# Leap Year List

The Gregorian calendar, introduced by Pope Gregory XIII in 1582, refined the leap year rules to make the calendar year more closely match the solar year. Here you can find a list of leaps years from 1582.

### Leap year list from 1582

1584, 1588, 1592, 1596 and 1600

### Leap year list from 1600 (17th century)

1600, 1604, 1608, 1612, 1616, 1620, 1624, 1628, 1632, 1636, 1640, 1644, 1648, 1652, 1656, 1660, 1664, 1668, 1672, 1676, 1680, 1684, 1688, 1692 and 1696

### Leap year list from 1700 (18th century)

1704, 1708, 1712, 1716, 1720, 1724, 1728, 1732, 1736, 1740, 1744, 1748, 1752, 1756, 1760, 1764, 1768, 1772, 1776, 1780, 1784, 1788, 1792 and 1796

### Leap year list from 1800 (19th century)

1804, 1808, 1812, 1816, 1820, 1824, 1828, 1832, 1836, 1840, 1844, 1848, 1852, 1856, 1860, 1864, 1868, 1872, 1876, 1880, 1884, 1888, 1892 and 1896

### Leap year list from 1900 (20th century)

1904, 1908, 1912, 1916, 1920, 1924, 1928, 1932, 1936, 1940, 1944, 1948, 1952, 1956, 1960, 1964, 1968, 1972, 1976, 1980, 1984, 1988, 1992, 1996 and 2000

### Leap year list from 2000 (21st century)

2000, 2004, 2008, 2012, 2016, 2020, 2024, 2028, 2032, 2036, 2040, 2044, 2048, 2052, 2056, 2060, 2064, 2068, 2072, 2076, 2080, 2084, 2088, 2092 and 2096

### Leap year list in 22nd century

2104, 2108, 2112, 2116, 2120, 2124, 2128, 2132, 2136, 2140, 2144, 2148, 2152, 2156, 2160, 2164, 2168, 2172, 2176, 2180, 2184, 2188, 2192 2196

## How often is a leap year: leap year rules

While we often associate leap years with the simple notion of adding an extra day to our calendars every four years, the story is not quite so straightforward. So, when is a leap year?

The general rule to determine leap years is that any given year is a leap year if it is divisible by 4. But there is an exception to this rule: years that are divisible by 100 are not leap years, unless they are also divisible by 400. This exception is in place to ensure that the calendar year stays relatively synchronized with the solar year over the long term.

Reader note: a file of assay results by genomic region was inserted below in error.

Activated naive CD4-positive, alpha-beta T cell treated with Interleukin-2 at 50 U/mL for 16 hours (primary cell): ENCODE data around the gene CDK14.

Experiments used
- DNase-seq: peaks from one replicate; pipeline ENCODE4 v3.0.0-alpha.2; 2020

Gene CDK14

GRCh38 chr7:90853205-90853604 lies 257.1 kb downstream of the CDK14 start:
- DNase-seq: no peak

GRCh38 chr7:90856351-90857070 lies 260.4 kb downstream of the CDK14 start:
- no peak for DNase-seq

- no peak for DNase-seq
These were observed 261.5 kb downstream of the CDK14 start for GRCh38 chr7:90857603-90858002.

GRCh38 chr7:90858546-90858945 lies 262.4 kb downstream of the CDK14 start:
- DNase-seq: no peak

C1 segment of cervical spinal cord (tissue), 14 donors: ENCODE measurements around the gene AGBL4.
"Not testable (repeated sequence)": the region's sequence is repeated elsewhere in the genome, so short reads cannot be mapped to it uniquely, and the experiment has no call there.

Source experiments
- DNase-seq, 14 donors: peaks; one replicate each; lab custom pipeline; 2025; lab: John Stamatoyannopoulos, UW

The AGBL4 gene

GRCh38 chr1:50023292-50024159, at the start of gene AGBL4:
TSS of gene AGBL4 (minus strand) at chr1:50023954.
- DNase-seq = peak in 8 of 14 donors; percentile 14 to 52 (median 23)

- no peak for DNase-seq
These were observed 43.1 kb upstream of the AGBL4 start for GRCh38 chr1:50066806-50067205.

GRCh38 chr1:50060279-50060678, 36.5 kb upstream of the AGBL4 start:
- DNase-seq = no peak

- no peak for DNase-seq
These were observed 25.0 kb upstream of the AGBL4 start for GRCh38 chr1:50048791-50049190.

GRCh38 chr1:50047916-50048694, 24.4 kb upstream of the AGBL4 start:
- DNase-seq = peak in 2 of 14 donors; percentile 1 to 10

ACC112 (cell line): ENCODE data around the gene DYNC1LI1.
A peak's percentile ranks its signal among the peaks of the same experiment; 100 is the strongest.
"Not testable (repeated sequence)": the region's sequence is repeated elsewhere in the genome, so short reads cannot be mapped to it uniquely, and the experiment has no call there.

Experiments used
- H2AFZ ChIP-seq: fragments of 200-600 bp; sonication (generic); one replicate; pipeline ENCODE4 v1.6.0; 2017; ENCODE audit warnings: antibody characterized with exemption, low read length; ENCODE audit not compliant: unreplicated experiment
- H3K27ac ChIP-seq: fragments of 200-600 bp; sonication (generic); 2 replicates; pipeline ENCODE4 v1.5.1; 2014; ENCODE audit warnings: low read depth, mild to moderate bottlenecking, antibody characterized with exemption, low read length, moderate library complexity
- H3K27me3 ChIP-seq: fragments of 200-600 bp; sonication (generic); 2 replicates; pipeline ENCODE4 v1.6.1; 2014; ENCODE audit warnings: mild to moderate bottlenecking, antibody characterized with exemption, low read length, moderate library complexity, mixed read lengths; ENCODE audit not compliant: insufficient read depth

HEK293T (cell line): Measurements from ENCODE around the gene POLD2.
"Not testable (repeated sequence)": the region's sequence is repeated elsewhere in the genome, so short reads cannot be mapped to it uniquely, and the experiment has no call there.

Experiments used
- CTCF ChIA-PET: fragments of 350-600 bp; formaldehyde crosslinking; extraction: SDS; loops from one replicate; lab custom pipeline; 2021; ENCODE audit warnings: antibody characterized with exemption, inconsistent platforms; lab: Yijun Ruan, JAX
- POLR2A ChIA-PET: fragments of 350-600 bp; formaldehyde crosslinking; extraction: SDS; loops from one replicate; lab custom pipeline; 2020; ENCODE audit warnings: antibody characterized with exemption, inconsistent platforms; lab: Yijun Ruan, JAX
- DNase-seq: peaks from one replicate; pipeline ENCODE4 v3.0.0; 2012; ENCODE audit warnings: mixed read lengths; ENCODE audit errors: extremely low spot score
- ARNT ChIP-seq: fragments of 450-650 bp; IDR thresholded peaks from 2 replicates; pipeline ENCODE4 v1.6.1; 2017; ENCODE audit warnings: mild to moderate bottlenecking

So, to summarize, a leap year occours every four years with some exceptions, the exact leap year rules are:

- A year is a leap year if it is divisible by 4.
- However, years divisible by 100 are not leap years, unless they are also divisible by 400

## Why is there a leap year

A leap year is introduced into the calendar system to account for the fact that the Earth's orbit around the sun is not exactly 365.25 days long. It's about 365.2422 days long. While this might seem like a minor difference, over time, those extra 0.2422 days accumulate, leading to a misalignment between the calendar year and the solar year.

To address this discrepancy, an extra day is added to the calendar every four years in the form of February 29th. This extra day helps to bring the calendar year closer to the length of the solar year. However, this adjustment still isn't perfect, which is why there are rules and exceptions in place (like the ones I mentioned earlier) to ensure that the calendar remains reasonably synchronized with the astronomical year over the long term.

## How many days are there in a leap year

**In a leap year, there are 366 days**. This is because an extra day, February 29th, is added to the calendar to account for the fractional days that accumulate over the years and bring the calendar year closer to the length of the solar year. Regular years have 365 days, while leap years have 366 days.